Construction companies are frequent business acquisition targets. The volume of business sales is largely due to the industry size – there are over 346,000 firms in the single-family housing construction alone, classified under SIC 1521 and NAICS 235510.
While this construction industry segment generates over $196 billion in annual sales, the average construction company is small – employing just 3 people and generating around $600,000 in annual revenues.
There is a sizable pool of business buyers looking for construction companies, especially in the mid-market segment – with the profitable firms topping $5,000,000 in gross revenues.
If you own a business in this industry or plan to buy one, knowing the value of your construction company is essential. While standard business valuation methods under the income, market and asset approaches work well for construction business valuation, there are 5 key factors you need to keep in mind:
Construction company worth: 5 key factors
- Longevity, name and reputation of the business make a big difference to what the company is worth.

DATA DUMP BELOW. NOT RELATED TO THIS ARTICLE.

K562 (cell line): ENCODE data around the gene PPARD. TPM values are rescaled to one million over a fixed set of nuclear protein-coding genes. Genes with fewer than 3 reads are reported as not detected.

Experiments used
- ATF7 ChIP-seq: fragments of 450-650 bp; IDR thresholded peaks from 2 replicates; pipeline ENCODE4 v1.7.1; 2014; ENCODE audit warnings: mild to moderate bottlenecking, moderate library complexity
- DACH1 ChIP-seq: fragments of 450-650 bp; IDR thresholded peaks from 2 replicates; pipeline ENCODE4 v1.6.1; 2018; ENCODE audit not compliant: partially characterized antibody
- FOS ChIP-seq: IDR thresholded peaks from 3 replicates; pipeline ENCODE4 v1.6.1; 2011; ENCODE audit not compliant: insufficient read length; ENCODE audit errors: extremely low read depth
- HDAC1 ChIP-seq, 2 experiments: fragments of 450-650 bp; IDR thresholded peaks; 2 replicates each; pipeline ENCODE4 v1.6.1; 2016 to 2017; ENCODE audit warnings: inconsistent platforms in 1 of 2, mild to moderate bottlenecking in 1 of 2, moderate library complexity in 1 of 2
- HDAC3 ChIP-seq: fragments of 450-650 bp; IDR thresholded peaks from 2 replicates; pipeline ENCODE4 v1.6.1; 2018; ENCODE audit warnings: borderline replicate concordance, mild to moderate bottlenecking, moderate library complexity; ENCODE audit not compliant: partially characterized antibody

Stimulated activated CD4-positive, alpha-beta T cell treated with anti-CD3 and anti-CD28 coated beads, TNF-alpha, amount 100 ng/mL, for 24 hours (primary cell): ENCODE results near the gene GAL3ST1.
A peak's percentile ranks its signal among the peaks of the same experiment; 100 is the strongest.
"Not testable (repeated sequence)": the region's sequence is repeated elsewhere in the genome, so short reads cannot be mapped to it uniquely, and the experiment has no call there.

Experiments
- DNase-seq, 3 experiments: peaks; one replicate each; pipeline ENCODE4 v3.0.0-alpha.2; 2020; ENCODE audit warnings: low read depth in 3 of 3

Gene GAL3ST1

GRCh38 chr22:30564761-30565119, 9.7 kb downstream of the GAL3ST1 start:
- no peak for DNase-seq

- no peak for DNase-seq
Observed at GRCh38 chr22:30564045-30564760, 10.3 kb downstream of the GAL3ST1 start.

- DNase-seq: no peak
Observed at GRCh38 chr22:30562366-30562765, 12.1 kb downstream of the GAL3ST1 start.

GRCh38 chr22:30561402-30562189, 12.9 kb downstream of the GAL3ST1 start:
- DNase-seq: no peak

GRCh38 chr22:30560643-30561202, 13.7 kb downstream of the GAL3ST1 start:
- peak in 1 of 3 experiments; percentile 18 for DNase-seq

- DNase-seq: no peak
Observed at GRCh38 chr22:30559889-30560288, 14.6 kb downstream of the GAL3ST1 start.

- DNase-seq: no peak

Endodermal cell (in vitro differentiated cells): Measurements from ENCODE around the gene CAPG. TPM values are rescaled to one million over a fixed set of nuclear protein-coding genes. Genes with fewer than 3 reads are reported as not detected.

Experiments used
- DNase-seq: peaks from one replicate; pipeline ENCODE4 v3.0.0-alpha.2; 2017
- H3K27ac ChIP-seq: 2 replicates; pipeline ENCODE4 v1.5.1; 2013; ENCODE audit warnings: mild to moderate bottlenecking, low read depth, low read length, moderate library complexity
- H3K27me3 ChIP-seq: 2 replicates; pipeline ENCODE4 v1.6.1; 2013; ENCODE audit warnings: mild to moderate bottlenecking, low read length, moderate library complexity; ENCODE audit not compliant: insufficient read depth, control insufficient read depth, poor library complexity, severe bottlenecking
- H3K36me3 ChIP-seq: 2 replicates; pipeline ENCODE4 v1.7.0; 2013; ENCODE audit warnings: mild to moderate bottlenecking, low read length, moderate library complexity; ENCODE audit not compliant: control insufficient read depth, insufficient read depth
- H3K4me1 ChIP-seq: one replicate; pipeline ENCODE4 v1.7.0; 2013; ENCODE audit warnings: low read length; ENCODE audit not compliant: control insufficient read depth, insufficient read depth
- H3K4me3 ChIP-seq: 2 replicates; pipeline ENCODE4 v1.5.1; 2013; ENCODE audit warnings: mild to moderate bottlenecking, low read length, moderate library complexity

- Value of a construction company is affected by the expected level of repeat business. Established sales and marketing function that does not depend on the current ownership translates to higher business value.
- Current contract pipeline and billing practices.
- Accounts receivable collection. Slow collection calls for higher working capital which increases business risk and leads to lower valuation multiples.
- Availability and retention of key skilled employees.
Often, higher business selling prices are achieved when a company sells to a competitor or a larger firm looking to enter the market.
Construction business valuation methods
Since construction firms sell often, there is plenty of market comps to determine the construction company worth. Market-derived Valuation Multiples for construction companies under the SIC 15, 16 and 17 are generally based on the business discretionary cash flow or EBITDA.
For owner-operator managed businesses, the Multiple of Discretionary Earnings business valuation method is an outstanding choice. In addition to the business earnings, this method lets you account for the 5 factors above when valuing a construction company.
Well-established construction businesses may have considerable goodwill. Consider using the time-tested Capitalized Excess Earnings method to measure the worth of your construction company, as a sum of its tangible assets and business goodwill.